From the Latin con (with, together) and fabulari (to talk, chat), from fabula (a tale)
- (formal) To engage in conversation; talk
- (psychiatry) To fabricate imaginary experiences as compensation for loss of memory
Confabulations: Art Practice, Art History, Critical Medical Humanities is a new series of urgent conversations on health, medicine, and medicalized bodies triangulating three areas of practice and scholarship, each with their own lineages, disciplinary ambits, and trajectories of remembering and forgetting. Consisting of talks, workshops, readings, performances, and works-in-progress presentations, the series intends to make explicit the contributions that artists and art historians can make to debates and developments in critical medical humanities and, in turn, to offer ways of expanding the possibilities of art practice and art history. Calling on artists and art historians who are ‘medical humanities curious’ as well as those who already identify with medical humanities, Confabulations aims to make and hold space for experimentation, risk, and dialogue in the hopes of fostering a community of practitioners and scholars interested in shaping future relations and interdependencies among art practice, art history, and critical medical humanities.
First-wave medical humanities frequently assumed a primarily instrumental attitude towards art and art making. But recent calls for criticality and postcritique are shaping a different epistemological space that emphasizes entanglement, materiality, and affect to imagine inter- and transdisciplinarity otherwise (e.g. Viney, Callard & Woods, 2015; Fitzgerald & Callard, 2016). Confabulations explores how art practice and art history can creatively and perhaps awkwardly operate in this space. How might artists and art historians, with urgent attention paid to constructions of gender, race, class, sexuality, and ability, help to ask and address pressing questions about contemporary and historical structures of health- and medical-related experience, knowledge, care, research, and education as these are complexly and unevenly distributed across different histories, geographies, communities, and corporealities? In the belief that these difficult questions demand new ways of thinking and doing, ‘a creative boundary-crossing in and through which new possibilities can emerge’ (Whitehead & Woods, 2016), Confabulations aims to explore the affordances of art’s practices and art’s histories for critical medical humanities.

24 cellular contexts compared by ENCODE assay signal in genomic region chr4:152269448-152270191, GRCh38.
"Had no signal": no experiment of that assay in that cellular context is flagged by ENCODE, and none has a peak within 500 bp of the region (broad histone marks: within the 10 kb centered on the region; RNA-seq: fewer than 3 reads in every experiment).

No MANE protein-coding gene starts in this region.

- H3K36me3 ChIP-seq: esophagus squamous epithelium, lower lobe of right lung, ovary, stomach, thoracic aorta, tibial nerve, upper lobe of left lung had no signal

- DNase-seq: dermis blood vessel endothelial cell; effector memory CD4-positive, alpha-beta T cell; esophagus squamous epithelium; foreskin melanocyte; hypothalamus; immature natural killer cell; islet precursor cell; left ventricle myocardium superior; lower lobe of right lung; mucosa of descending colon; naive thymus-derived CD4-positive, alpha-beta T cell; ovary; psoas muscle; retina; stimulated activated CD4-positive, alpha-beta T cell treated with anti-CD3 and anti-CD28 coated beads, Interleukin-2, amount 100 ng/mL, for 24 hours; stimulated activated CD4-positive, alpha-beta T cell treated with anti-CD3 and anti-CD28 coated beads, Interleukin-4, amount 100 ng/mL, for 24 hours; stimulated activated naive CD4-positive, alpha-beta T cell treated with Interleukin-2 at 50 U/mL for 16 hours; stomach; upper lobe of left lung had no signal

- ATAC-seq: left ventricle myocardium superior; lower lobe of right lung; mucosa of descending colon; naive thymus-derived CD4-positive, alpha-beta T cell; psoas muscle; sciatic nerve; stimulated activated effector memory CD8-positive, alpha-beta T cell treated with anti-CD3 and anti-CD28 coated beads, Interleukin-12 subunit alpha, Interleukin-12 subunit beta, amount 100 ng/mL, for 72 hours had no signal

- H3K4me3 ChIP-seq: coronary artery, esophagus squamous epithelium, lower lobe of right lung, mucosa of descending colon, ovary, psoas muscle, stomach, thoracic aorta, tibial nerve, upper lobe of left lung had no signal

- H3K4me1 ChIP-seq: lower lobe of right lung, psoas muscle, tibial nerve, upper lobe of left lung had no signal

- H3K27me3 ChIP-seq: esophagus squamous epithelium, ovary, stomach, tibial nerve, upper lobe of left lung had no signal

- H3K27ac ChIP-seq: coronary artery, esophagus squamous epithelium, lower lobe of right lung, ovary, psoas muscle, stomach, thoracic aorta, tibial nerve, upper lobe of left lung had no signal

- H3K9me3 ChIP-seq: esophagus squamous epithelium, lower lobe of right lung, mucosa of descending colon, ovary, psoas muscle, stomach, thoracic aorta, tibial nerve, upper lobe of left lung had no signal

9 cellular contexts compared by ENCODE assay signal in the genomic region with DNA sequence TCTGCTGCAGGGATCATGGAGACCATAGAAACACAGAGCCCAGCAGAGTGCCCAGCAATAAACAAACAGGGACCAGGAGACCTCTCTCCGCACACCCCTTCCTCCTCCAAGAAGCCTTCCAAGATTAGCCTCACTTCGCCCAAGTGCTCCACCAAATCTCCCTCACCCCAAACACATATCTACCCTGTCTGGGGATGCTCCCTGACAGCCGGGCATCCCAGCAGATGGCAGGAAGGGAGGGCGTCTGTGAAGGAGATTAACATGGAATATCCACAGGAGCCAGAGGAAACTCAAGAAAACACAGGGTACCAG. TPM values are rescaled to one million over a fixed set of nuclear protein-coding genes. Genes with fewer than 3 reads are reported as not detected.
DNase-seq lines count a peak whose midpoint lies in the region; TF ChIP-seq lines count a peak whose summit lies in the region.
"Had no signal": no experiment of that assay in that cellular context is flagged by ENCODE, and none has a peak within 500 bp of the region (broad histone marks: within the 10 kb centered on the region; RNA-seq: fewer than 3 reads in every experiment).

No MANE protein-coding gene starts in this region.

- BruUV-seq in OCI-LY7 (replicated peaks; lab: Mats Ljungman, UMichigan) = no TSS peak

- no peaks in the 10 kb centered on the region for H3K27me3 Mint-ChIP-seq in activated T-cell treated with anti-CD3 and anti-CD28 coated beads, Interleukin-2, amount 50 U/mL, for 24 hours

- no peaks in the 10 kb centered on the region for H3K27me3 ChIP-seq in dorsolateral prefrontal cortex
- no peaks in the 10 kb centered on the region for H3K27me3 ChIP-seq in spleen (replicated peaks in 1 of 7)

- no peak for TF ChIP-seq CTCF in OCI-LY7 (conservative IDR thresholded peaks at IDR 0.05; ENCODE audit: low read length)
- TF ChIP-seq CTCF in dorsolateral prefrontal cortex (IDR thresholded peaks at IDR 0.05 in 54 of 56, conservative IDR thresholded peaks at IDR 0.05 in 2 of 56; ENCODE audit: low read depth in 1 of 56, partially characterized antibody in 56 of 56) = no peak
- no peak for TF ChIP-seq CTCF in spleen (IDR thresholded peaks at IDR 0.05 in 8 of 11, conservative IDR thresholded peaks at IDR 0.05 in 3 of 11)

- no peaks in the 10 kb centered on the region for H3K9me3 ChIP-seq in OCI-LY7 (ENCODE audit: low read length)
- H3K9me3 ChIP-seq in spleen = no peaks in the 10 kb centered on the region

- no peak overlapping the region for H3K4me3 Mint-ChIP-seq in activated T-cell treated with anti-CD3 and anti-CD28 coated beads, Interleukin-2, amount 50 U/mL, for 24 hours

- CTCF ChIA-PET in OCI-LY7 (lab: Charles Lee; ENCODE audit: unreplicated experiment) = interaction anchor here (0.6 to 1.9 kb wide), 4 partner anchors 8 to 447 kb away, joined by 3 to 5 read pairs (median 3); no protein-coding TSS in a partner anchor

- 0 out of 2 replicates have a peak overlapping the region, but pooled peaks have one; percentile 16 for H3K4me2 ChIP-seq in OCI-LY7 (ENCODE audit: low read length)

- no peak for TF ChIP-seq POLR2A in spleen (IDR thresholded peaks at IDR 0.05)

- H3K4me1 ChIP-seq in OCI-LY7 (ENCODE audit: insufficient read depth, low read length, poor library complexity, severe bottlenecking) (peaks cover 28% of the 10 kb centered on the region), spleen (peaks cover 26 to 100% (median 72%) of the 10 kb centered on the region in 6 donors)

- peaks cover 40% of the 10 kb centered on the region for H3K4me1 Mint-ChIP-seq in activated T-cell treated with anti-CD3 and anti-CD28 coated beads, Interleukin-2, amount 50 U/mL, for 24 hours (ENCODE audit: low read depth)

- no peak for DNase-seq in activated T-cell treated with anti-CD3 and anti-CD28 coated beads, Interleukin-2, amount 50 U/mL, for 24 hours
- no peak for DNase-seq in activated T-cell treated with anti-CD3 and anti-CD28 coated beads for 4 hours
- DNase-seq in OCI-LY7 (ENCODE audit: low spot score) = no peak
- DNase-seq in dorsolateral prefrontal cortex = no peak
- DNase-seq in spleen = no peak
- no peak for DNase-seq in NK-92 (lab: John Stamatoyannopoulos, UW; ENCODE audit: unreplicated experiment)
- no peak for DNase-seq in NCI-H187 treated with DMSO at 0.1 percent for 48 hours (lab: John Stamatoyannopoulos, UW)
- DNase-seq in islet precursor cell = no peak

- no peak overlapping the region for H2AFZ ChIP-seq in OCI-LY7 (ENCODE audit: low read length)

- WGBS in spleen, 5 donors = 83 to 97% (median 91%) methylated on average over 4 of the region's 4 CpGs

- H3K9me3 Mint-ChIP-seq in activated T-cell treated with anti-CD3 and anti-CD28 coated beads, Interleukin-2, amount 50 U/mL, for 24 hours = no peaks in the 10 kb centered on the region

For John Berger (2016), ‘confabulation’ described the activity of writing as ‘true’ translation, not just between two different languages but also in a triangular relation with the ‘pre-verbal', implying subtle shifts among 'voices' to convey the complexities of human bodily experience. In psychiatry, confabulation denotes the process by which the imagination fills in memory gaps with fabrications that are experienced as if they were real. The series title thus explicitly draws attention to the problems of translating bodily experience into language and, at the same time, to breaches, fissures, and omissions not only in individual memory, but also in collective memory as constructed in and through an archive, a discipline, or a field of practice. And it aims to think about how these might be occupied imaginatively across time and space. In this sense, Confabulations intentionally echoes Saidiya Hartman’s process of ‘critical fabulation’ (2008), a method of research and writing that plays with the basic elements of a historical narrative in order to displace the dominant or authorised point of view. As deeply colonialist in conception and structure, art institutions including art history have long been dominated by period- and geography-specific approaches that constructed and reinforced hierarchical binaries and evolutionary narratives. Confabulations therefore insists on the urgency of decolonial, intersectional, transhistorical, transnational, transgeographical, as well as radically local thinking about health, medicine, and medicalized bodies.